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I have downloaded "High Resolution Initial Conditions" climate forecast data for one day, it was in extension .tar.gz so I extracted it in my local directory and I get the files like in the attached image. I think, that the files without extension are GRIB data (because first word in them is "GRIB"). So I want to get data from the big files (GRIB and NetCDF formats containing climate data like temerature & pressure in grid) to my database, but they are binary. Can you recommend me some easy way for getting data from these files? I can't get any information about handling their datasets on their website.

Converting these files to .csv would be nice, but I can't find a program to convert the GRIB files.

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2 Answers 2

For conversion into text, look into http://www.cpc.ncep.noaa.gov/products/wesley/wgrib.html or http://www.cpc.ncep.noaa.gov/products/wesley/wgrib2/

Both are C programs from one of the big names in GRIB.

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Using python and some available modules it is simple...

The Enthought Python Distribution includes several packages, including netCDF4, to deal with NetCDF files!

I've never worked with GRIB files, but google tells that another python package exists, pygrib2.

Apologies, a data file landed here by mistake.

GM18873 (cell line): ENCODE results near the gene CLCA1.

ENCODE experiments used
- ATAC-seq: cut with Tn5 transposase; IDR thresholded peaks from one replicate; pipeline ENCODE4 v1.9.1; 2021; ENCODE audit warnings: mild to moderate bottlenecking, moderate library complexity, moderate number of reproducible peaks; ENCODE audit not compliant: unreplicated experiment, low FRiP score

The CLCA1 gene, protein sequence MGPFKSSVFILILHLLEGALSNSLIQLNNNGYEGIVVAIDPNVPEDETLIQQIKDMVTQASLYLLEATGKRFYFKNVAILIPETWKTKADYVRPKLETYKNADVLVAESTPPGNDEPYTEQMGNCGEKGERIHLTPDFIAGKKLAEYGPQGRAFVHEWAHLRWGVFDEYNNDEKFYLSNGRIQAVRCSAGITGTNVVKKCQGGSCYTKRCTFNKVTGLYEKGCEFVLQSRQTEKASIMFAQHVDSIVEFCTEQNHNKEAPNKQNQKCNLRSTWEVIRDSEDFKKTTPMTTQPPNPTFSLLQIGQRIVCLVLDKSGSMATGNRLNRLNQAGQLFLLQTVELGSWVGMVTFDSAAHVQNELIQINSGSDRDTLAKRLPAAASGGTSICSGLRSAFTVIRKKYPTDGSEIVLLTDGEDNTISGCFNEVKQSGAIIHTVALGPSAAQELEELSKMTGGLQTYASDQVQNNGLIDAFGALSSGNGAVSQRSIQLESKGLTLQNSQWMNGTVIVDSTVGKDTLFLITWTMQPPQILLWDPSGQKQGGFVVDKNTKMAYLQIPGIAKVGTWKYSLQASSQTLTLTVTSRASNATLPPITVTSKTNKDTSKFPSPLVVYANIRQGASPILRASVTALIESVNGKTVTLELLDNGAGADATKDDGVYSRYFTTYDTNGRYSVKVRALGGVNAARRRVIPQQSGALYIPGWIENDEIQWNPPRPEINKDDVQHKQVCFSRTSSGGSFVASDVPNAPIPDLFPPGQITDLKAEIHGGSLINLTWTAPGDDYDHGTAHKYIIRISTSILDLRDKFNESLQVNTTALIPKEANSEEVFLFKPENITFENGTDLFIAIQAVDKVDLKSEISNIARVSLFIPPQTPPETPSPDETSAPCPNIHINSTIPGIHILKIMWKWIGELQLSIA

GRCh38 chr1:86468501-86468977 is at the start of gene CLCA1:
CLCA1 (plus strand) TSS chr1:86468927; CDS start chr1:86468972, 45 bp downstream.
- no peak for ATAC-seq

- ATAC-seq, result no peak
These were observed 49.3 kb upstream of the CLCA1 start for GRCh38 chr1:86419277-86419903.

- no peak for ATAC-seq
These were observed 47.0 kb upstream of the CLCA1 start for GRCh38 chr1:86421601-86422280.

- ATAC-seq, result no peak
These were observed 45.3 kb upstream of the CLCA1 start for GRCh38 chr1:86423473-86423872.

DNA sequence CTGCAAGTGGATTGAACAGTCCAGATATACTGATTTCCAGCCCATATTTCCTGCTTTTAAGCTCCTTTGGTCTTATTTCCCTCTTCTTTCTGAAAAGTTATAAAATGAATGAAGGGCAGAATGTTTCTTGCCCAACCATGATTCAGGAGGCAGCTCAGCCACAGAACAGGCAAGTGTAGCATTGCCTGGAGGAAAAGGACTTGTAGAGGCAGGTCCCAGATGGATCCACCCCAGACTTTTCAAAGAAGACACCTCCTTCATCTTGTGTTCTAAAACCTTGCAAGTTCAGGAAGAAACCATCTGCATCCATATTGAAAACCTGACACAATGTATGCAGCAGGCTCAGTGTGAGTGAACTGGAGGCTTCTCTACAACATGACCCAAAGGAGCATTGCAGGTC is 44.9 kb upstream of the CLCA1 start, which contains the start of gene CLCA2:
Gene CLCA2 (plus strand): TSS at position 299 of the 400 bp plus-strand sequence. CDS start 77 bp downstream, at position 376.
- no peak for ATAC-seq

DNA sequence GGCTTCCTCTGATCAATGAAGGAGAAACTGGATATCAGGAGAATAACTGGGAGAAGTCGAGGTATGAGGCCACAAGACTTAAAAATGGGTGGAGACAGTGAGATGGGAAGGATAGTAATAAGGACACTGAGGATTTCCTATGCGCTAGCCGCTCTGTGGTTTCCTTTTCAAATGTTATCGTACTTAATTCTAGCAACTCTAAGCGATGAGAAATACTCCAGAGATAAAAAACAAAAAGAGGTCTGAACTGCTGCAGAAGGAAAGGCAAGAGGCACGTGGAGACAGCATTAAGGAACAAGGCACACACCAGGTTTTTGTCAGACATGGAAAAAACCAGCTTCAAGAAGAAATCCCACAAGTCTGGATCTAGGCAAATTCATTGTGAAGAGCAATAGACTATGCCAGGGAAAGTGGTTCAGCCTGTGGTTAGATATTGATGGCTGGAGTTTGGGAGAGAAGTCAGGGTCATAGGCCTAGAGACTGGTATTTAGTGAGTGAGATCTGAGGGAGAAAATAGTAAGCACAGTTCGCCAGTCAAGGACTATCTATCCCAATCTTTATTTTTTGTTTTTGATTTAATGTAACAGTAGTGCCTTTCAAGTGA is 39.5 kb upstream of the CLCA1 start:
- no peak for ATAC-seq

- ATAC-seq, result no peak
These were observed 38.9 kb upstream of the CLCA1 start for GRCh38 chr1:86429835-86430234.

Or you can use PyNio, a Python package that allows to read and write netCDF3 and netCDF4 classic format, and to read GRIB1 and GRIB2 files.

I don't know the ammount of data you have, but usually it is crazy to convert it to *.csv! Python is easy to learn, and suitable to work with this kind of data (with matplotlib package you can even plot it). Or, if you really need it in a *.csv, you can select with python a smaller domain, for example, or the needed variables...

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I want to see what kind of values and what values are inside the GRIB files to handle them, that's why I want to convert them to csv, to see the values like some table and think about the structure, how to put them in my database. And I better have some C solution instead of python, cuz I had some programs to handle GRIBs in Fortran and it was so much painful to install that I gave up. –  Lukas Salich May 30 '12 at 14:20
    
For a C solution I can not help you! In case you change your mind, let me just tell you that Enthought Python Distribution is really easy to install... And then, to open a file and to see (or to plot) its values it is kind of simple as well... –  carla gama May 30 '12 at 15:48

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